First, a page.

A Bridgewater Christmas To Remember ~ by David Moore

Christmas Eve was always an event to remember. My mother’s Portuguese family consisted of 12 brothers and sisters with strong ethnic traditions of family gatherings. The most memorable of all was Christmas. Preparations for the celebration would begin with our mother trying to get us to take a nap after lunch so we could stay up very late on Christmas Eve without getting too grumpy. As you would probably guess no kid can sleep on the day before Christmas Eve with all of that excitement to look forward to. Before going down to the “house” we would eat a light supper at home.
Around 5 PM we would travel to my grandmother’s and the other cousins would arrive one by one, until the whole gang was there. In the corner of the living room was a display that my Grandmother would set up each year. It was a manger scene but not your ordinary one. To call it ordinary would like calling a Newport mansion a summer cottage.
A month or so before Christmas Eve she would start little pots of ryegrass that were placed around a group of beautiful ceramic figurines. In the center was baby Jesus, bigger in scale than all of the other figures, but after all, he is what it’s all about. All around the display was a series of unique little lights. Many of the lights had a short, little glass tube on it, filled with a colored liquid that would have little bubbles coming up. She put hours into arranging it and it was quite a display. I am sure my description does not do the display justice but only because I saw through the eyes of a little boy. It was a lot bigger than me, unlike any manger scene, I had ever seen in anybody’s living room.
The aunts would be in the living room talking and the only room for kids was sitting on the floor. Sometime early in the evening we kids would all be gathered in the living room and we were told to listen for Santa. There would be the sound of sleigh bells out front on the lawn and he would then come through the front door. Failure to come down the chimney in the living room was never an entry issue because there was usually a fire in the fireplace during the holidays. With his appearance, he would have at least one present for everyone earlier in the evening. We would all be seated in front of him with his big bag of presents. He would then call out our names to come forward. This gift usually kept most of us busy until the great feast after midnight mass.
The men would be gathered in the upstairs kitchen and others in the cellar kitchen. Gathered around that table in the cellar would be four or five of my uncles. There was always a card game while the men were waiting for the evening to pass, before going to midnight mass. The smoke from the cigars and cigarettes would be so thick you could hardly see the other side of the room.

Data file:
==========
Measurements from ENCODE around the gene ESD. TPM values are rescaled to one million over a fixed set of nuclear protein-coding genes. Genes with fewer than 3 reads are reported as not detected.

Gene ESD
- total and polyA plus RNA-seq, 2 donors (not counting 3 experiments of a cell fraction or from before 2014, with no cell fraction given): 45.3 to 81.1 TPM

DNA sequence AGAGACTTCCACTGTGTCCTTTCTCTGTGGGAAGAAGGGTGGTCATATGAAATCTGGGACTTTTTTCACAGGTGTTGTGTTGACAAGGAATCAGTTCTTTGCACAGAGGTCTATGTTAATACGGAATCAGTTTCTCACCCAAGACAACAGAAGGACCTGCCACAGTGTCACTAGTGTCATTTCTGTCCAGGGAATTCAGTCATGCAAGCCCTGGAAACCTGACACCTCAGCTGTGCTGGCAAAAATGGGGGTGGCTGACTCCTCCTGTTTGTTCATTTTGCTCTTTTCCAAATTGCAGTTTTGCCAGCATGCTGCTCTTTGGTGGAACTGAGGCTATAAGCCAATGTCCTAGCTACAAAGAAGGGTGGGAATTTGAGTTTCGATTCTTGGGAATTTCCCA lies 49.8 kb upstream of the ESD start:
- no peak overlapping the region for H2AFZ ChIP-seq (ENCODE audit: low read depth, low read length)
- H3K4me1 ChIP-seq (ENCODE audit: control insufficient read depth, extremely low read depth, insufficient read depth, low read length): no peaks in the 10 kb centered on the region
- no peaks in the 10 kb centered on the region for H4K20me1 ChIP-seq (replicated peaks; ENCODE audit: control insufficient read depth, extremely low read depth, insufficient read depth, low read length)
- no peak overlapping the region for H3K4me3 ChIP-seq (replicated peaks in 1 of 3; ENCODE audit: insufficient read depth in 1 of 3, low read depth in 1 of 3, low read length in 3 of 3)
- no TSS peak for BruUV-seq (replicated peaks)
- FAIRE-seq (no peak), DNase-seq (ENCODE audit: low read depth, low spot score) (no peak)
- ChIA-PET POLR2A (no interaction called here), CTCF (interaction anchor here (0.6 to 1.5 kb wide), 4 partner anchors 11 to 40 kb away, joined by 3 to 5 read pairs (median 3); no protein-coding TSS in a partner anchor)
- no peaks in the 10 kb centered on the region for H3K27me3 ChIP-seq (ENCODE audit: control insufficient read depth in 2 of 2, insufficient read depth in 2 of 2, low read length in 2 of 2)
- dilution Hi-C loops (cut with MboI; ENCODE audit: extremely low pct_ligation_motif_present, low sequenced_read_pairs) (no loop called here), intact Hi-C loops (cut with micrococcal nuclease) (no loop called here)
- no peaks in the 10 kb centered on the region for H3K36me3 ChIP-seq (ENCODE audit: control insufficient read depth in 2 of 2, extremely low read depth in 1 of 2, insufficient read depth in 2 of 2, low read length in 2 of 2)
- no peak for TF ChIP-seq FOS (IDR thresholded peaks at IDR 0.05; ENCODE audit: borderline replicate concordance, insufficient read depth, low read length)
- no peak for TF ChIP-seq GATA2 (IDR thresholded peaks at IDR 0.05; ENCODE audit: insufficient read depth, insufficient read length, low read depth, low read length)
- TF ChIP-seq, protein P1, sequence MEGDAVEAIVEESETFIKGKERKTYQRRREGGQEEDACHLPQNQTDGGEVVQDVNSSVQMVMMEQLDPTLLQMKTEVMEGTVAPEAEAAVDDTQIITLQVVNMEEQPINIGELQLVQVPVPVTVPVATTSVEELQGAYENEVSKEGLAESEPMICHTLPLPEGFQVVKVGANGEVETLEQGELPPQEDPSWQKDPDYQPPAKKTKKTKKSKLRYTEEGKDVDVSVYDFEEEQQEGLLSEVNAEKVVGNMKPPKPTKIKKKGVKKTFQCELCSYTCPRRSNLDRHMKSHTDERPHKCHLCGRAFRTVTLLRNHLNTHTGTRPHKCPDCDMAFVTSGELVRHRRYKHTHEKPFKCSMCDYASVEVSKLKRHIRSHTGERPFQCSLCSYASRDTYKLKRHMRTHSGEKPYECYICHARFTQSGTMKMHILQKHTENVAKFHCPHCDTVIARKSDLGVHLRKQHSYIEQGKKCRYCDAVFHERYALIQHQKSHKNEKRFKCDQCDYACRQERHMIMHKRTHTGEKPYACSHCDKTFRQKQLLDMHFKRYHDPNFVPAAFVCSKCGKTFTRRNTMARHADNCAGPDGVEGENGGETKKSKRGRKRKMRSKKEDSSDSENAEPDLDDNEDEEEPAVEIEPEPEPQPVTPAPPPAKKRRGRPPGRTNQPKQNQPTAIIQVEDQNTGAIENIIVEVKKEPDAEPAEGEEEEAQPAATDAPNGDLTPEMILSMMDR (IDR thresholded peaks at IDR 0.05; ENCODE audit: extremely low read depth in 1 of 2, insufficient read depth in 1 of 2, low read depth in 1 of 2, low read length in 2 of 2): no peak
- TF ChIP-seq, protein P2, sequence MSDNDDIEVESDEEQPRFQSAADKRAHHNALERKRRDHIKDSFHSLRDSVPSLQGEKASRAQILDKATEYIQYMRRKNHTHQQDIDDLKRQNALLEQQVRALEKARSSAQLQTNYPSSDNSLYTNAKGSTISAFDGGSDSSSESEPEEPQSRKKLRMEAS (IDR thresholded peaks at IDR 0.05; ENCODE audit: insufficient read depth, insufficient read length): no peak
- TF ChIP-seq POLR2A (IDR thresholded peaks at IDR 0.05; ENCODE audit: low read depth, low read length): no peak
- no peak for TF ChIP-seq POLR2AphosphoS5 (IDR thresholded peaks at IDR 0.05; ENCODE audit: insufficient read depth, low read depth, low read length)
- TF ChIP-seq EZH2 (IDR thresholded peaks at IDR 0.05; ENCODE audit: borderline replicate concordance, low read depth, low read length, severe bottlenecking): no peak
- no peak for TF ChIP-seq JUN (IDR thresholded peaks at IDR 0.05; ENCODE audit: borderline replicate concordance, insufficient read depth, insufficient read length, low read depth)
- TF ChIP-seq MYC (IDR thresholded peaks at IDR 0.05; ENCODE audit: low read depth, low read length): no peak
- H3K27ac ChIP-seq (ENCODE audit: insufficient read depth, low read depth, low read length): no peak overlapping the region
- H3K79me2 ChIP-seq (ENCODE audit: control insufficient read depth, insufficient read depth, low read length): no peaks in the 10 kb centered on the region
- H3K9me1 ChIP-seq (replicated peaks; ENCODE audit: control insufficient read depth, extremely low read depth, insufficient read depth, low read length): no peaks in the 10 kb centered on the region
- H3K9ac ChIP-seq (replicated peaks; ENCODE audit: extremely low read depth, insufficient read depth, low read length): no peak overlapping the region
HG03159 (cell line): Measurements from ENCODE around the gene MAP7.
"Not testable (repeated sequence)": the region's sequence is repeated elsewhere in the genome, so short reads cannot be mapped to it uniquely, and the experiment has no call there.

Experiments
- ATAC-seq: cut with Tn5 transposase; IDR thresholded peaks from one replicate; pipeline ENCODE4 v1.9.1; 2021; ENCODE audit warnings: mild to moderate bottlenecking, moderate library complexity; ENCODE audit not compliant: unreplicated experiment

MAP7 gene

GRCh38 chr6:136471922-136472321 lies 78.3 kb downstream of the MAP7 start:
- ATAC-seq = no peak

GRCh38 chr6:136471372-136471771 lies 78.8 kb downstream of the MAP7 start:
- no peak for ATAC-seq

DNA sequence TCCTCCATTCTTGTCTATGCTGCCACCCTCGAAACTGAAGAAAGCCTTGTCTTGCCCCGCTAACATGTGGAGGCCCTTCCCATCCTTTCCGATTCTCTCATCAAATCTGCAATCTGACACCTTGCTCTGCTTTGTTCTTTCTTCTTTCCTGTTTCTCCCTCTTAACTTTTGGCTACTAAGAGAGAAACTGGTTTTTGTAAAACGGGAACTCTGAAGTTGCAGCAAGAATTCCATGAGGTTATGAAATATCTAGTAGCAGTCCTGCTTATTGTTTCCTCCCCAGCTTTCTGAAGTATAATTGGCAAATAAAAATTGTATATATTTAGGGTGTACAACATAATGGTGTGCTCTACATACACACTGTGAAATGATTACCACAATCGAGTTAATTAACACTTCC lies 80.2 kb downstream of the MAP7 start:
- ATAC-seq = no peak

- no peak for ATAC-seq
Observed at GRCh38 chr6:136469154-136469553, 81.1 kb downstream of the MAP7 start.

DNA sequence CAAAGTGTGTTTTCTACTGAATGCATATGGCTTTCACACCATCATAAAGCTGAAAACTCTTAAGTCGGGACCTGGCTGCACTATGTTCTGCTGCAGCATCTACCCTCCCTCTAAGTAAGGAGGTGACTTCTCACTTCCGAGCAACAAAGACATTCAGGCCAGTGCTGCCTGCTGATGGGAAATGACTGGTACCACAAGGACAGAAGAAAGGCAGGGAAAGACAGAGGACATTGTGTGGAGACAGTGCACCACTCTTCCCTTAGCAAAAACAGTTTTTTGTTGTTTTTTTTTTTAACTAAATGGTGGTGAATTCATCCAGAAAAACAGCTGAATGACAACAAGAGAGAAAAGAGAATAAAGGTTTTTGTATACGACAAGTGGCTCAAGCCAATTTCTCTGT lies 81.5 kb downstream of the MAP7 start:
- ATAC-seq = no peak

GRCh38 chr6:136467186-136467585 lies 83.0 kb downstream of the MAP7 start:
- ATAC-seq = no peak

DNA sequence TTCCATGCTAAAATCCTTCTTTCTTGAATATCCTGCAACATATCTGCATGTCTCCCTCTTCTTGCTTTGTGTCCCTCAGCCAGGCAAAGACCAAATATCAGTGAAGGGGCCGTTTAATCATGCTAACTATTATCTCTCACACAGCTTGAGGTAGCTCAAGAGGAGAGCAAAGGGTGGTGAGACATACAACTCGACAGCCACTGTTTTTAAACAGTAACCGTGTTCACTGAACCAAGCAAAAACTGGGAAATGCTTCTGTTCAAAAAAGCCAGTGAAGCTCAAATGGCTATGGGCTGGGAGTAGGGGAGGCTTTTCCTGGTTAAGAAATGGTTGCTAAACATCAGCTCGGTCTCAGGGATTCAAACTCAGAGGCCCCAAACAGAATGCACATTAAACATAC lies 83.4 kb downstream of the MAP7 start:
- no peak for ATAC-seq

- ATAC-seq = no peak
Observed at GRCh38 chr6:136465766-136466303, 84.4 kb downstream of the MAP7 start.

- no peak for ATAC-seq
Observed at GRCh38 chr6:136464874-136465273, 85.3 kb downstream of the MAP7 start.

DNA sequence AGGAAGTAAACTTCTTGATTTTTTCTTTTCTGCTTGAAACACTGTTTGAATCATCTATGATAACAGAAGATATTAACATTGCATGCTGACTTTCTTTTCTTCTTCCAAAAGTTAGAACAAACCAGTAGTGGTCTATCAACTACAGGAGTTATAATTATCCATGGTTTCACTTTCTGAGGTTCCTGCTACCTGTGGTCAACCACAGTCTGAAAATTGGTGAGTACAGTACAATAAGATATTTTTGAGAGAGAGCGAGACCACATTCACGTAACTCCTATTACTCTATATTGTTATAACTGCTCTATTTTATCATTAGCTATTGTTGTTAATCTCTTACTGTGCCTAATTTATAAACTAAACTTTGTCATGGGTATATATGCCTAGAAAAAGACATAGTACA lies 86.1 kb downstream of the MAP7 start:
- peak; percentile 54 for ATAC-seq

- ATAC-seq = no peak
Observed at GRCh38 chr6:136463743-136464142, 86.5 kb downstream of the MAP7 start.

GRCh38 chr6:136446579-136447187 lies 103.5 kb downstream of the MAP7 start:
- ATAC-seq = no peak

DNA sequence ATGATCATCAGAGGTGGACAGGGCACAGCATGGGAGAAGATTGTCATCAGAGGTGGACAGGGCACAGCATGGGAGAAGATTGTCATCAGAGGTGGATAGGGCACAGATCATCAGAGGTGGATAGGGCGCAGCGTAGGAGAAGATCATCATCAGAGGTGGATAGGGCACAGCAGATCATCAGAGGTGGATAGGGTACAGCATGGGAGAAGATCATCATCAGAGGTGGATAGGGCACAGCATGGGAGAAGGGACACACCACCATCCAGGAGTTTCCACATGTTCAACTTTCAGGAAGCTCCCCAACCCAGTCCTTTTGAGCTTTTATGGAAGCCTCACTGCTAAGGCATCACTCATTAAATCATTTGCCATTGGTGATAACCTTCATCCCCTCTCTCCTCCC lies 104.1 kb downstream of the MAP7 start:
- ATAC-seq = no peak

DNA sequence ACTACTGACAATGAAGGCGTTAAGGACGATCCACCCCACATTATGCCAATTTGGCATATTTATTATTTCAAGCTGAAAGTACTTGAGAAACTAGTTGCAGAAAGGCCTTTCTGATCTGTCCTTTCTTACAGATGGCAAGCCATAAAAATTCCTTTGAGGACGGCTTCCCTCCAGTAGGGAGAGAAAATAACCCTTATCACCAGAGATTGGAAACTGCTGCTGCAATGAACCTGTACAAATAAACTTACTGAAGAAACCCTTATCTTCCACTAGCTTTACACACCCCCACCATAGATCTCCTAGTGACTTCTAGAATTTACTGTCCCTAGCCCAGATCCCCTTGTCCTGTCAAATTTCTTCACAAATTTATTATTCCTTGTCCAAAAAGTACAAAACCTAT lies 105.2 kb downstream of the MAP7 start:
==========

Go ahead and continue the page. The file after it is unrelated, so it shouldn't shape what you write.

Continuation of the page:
In the cellar kitchen, my grandmother always had a special bowl of salt cod marinated in vinegar, garlic, and spices, with hot peppers. Over time I acquired a taste for it and often ate too much, despite the warnings from my uncles.
Once the card game was over my uncles would wander about the house singing. It was quite a sight; they had usually been drinking and always carried a bottle along with them. My grandmother would add to the excitement a little by bringing around a tray with these little glasses filled with a yellow lemon liquor of some kind, for the adults only.
Just before midnight quite a few of the older relatives would leave to go to the church for midnight mass. About that time my grandfather would go to the basement and get out the steak.
We had never seen such a large piece of beef, wrapped in brown butcher paper, enough for 30 or 40 people. Earlier in the evening, he had started a cooking fire in the back of the house. It was usually about 8 feet long with plenty of room for everyone.
Before the steak was brought out to the fire it was doused with a good coating of salt, pepper, and garlic roasted garlic. Regardless of how cold or how deep the snow was on Christmas Eve at 1 in the morning the cooking, on long steel rods held over the fire never failed. The smell and flavor of that meat have spoiled me forever on buying steak in a restaurant, for a taste that doesn’t even come close to that experience.
As we got older I took over the job, sort of a right of passage thing, and eventually passing it on to my kids. One of the last years that I engaged in this Christmas ritual I was out at the fire and this little guy was helping his Mom cook some meat. It was only natural that I volunteered to show him the finer art of doing it, just as my elders had shown me. After we finished and he went inside I realized that I had just spent time showing my god father’s great-grandson the art, talk about feeling a little old. As close as I can figure my grand parents’ family Christmas gathering took place at their home for well over 75 years, passing down through the generations.

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